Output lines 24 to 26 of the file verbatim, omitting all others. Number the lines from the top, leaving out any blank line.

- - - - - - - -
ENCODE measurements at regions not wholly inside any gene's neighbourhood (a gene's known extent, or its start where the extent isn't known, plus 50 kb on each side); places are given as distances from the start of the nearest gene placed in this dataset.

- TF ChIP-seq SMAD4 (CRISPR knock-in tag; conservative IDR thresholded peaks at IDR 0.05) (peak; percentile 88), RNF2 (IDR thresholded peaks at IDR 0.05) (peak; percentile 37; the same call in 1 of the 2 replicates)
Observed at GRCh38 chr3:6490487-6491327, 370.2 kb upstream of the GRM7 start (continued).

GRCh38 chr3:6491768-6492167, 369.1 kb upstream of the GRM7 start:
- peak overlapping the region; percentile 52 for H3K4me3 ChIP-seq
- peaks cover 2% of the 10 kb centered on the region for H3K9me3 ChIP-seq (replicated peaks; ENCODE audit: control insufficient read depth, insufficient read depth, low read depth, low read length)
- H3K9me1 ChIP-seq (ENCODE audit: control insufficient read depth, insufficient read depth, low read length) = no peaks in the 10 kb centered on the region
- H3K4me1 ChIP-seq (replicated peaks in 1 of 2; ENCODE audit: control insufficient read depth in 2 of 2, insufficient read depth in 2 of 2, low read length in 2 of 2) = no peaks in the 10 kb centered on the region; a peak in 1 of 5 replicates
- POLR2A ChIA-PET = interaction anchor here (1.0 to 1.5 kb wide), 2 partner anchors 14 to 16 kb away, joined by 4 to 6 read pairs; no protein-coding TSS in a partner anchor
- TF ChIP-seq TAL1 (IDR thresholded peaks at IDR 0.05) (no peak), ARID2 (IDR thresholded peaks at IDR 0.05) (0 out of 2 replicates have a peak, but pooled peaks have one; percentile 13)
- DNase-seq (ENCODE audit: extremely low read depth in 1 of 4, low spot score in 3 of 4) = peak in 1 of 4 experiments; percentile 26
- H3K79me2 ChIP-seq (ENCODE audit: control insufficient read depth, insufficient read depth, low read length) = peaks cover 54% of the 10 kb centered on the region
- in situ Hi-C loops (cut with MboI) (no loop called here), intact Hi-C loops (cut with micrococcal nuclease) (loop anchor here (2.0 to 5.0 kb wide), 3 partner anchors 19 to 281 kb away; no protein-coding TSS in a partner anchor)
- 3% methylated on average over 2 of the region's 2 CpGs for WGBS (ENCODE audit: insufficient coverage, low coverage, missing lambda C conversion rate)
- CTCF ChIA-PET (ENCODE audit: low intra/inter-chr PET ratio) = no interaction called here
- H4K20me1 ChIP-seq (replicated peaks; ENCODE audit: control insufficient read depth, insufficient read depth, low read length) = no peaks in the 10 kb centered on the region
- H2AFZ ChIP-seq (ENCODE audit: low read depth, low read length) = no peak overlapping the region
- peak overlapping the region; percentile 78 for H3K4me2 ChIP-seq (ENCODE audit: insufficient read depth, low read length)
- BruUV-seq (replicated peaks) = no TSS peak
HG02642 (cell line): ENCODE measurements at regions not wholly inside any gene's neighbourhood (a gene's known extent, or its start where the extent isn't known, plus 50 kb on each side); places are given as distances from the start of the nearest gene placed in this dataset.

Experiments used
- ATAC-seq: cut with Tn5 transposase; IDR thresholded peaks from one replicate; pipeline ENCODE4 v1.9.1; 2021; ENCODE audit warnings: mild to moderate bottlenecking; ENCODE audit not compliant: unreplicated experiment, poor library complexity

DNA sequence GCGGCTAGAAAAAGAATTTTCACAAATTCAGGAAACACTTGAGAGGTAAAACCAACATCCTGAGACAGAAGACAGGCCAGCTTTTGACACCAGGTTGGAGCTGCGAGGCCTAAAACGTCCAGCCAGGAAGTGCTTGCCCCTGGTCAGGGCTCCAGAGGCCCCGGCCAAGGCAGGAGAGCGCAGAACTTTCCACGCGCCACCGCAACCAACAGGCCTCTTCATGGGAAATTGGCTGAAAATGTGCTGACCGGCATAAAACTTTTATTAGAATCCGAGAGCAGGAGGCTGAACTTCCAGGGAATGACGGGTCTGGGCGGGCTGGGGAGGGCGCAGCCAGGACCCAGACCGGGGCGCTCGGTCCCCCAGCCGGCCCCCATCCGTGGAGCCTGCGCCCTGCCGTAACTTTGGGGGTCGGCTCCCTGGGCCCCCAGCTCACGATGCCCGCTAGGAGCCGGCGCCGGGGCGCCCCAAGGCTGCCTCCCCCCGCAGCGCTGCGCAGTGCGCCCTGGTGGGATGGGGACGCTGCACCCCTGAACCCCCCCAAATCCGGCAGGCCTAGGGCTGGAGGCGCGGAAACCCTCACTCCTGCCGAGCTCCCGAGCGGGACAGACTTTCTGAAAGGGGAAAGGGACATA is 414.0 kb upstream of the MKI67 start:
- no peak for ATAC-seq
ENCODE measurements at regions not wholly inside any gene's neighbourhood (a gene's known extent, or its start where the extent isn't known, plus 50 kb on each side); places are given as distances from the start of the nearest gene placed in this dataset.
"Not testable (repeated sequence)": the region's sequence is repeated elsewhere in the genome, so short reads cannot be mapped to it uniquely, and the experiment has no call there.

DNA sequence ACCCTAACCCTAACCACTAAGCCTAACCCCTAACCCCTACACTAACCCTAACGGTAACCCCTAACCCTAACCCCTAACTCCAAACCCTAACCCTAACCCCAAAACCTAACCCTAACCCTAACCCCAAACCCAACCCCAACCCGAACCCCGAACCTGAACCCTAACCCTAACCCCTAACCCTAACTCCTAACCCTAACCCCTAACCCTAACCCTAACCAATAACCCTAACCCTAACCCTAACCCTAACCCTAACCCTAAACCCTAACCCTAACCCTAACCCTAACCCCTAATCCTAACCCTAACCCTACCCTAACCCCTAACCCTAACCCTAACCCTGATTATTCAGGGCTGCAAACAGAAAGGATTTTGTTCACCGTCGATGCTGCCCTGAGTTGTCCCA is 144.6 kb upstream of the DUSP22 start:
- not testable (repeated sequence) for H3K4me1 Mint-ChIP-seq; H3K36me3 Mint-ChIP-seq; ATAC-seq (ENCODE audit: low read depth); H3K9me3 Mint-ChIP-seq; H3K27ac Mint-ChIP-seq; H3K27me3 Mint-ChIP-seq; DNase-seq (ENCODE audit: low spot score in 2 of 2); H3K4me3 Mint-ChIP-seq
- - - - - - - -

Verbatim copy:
- no peak for ATAC-seq
ENCODE measurements at regions not wholly inside any gene's neighbourhood (a gene's known extent, or its start where the extent isn't known, plus 50 kb on each side); places are given as distances from the start of the nearest gene placed in this dataset.
"Not testable (repeated sequence)": the region's sequence is repeated elsewhere in the genome, so short reads cannot be mapped to it uniquely, and the experiment has no call there.